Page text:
Last But Not Least: "The Baby"
Our son, Aaron is 16 years old. Today was his first day back as a Junior in High School. When Tim snapped this obligatory first day pic (although he allowed it begrudgingly) I thought, “But he’s my baby!” Yeah, some baby. He’s a whole foot taller and outweighs me by almost a hundred pounds! He and his brother have a band and he plays the drums. He picked up drumsticks at 3-years-old and that’s all she wrote. It was like he knew they were made for him. It has been amazing to watch as Aaron has matured throughout his childhood into his teen years. It’s my opinion that you know you’ve done something right when your child becomes the teacher. We’ve learned some valuable lessons from this “baby”.
I feel like I blinked and he is an adult now. I put together a little birthday gift for him when he was 9. It was all of his baby pictures and cards he had made for me over the years. I remember how he had tears in his eyes when he opened it. He had been communicating, not so much in words, but through his pensive silence that he was growing up and didn’t want to be treated like the baby anymore. I wanted to tell him how important he was in our family, so I put together that little album for him. I wanted him to see how much he was needed in completing our little circle of five.
He definitely was the spoiled baby of the family. He wanted me to attend every single Parent Day he had in Elementary School. I had home-schooled him during his Kindergarten year and taught him to read. Boy, was I proud! He had such an appetite for learning. His first-grade teacher said he was so bright and put him in an advanced reading group. Now, you know I was a proud mama! I had such a special connection with him. Every time I entered his class for Monthly Parent Day, I could see his eyes were locked on that doorway, waiting for me to come in. He’d smile and this mama’s heart would practically burst! And God forbid if I came in late! I absolutely loved spending that time with him. He wanted me to chaperone every class trip. That was hard since they didn’t let parents attend every trip. Somehow, Aaron had made such an impression on each teacher that they would just wink and let me on the bus anyway.
He had a way with people even at an early age. He was just about the cutest, little guy with those big, hazel eyes. He hates when I talk about him like this because he is a man now! Shaving and everything! I knew he was a special kid. He was always so tender-hearted. He had a soft spot for animals. And the underdog. Aaron struggled a bit with some fears. He was afraid that something bad could happen at any moment. If we were driving anywhere without his dad he would say, “I don’t feel right without dad here.” He had a mantra that became our family line. Every time something out of the ordinary happened he would ask, “Is that bad??” He had good reason because he was still young when Superstorm Sandy came through our community. It had a big impact on him and he had to work hard at dealing with fear.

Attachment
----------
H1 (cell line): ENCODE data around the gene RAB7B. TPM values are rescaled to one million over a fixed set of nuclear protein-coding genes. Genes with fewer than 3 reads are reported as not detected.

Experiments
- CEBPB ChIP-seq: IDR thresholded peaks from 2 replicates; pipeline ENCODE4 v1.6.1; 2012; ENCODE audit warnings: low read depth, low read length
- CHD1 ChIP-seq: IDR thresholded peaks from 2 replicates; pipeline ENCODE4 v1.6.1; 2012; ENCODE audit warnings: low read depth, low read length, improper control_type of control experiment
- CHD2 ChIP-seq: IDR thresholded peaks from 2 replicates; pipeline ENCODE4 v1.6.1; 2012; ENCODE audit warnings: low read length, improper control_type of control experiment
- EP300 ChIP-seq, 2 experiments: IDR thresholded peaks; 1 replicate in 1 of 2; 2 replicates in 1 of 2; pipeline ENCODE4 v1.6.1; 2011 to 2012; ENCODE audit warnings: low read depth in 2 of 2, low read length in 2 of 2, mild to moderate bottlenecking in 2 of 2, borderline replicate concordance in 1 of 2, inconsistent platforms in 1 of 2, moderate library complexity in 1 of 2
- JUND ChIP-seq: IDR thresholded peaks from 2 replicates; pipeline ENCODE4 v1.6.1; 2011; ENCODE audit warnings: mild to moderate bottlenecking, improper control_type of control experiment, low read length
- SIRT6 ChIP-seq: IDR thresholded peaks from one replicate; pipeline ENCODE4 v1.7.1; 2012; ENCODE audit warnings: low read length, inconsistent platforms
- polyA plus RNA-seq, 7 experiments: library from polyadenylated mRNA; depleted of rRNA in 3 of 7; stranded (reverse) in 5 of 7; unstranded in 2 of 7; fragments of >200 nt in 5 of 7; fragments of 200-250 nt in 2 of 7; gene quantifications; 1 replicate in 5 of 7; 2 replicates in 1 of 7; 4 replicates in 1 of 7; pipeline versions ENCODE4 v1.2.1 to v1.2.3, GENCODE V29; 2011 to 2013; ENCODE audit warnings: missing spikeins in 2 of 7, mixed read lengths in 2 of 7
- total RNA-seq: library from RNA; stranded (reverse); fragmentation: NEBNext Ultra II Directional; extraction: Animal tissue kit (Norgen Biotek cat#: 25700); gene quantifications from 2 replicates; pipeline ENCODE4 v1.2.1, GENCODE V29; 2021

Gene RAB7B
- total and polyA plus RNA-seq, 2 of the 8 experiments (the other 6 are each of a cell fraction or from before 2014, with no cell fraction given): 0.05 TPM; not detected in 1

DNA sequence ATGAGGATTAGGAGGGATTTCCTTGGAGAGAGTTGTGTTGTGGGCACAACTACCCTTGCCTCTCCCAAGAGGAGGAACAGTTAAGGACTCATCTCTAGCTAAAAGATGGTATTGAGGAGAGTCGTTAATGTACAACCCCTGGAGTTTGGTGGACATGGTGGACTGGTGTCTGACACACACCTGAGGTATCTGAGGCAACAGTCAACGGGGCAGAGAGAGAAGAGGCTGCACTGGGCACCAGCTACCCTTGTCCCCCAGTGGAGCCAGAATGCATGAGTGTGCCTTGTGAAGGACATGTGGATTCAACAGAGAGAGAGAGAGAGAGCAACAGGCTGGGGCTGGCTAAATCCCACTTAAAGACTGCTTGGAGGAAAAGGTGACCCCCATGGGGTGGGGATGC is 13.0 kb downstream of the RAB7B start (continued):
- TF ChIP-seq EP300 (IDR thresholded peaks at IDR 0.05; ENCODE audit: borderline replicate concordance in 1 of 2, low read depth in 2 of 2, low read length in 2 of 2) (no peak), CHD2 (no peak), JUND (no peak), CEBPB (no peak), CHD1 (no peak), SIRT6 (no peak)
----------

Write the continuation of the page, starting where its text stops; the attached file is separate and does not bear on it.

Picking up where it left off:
He had such a great group of friends throughout Elementary School. Aaron worried about having to make new friends when he went into Middle School. We tried to enroll him into the specialized Middle School his older brother attended but entrance was only by lottery. When we entered him, he and I had a funny feeling he would not be attending there. He prepared himself for it. We received the letter from the school and before opening it he said, “Wait a minute. If it says I didn’t get in, then God didn’t want me to go there, right?” It broke this mama’s heart because he felt safer going to his big-brother’s school. Of course, he didn’t get in but he graciously accepted God’s decision.
On the first day of Middle School, his major fear were of bullies. He asked, “What if some big kid tries something?” We instructed him not to engage and immediately go to a teacher. When he came home from that first day, he had some story to tell. He told us as he walked into the schoolyard, he realized he was one of the biggest kids there! He saw all these little kids eyeing him warily. They were afraid of him! I was so relieved that he saw that God was always watching out for him and had his best in mind.
Aaron told us another story. There was a smaller boy there that he befriended from our church. He could see this boy was nervous as well. He looked out for him throughout the day since they had the same classes together. As Aaron was getting his food, he saw his friend across the lunchroom being bullied. The bully actually pushed and smacked him! Aaron ran over and stepped between them. The bully backed down immediately and Aaron reported it to the lunchroom teacher. That bully was suspended for 3 days. He began the day fearful but ended it as the conquering hero! It was something out of an after-school-special! From that moment on, Aaron knew his purpose. He made sure no smaller kid was ever bullied in his presence. He got a reputation for being the bodyguard.
So all along the way, God has been proving Himself faithful to Aaron. He overcame those childhood fears through struggle and adversity but overcame them, he did. As a family, we have seen God’s hand of provision and guidance. Whenever we have a moment of doubt whether or not we will see a trial through to its end, Aaron is the first to say, “But hasn’t God always provided for us?” He has taught me a thing or two about tenacity and perseverance. Blindly believing that God has the absolute best in mind, no matter what the outcome. I’d say the “baby” of the family turned out pretty good! The “baby” that teaches the parent.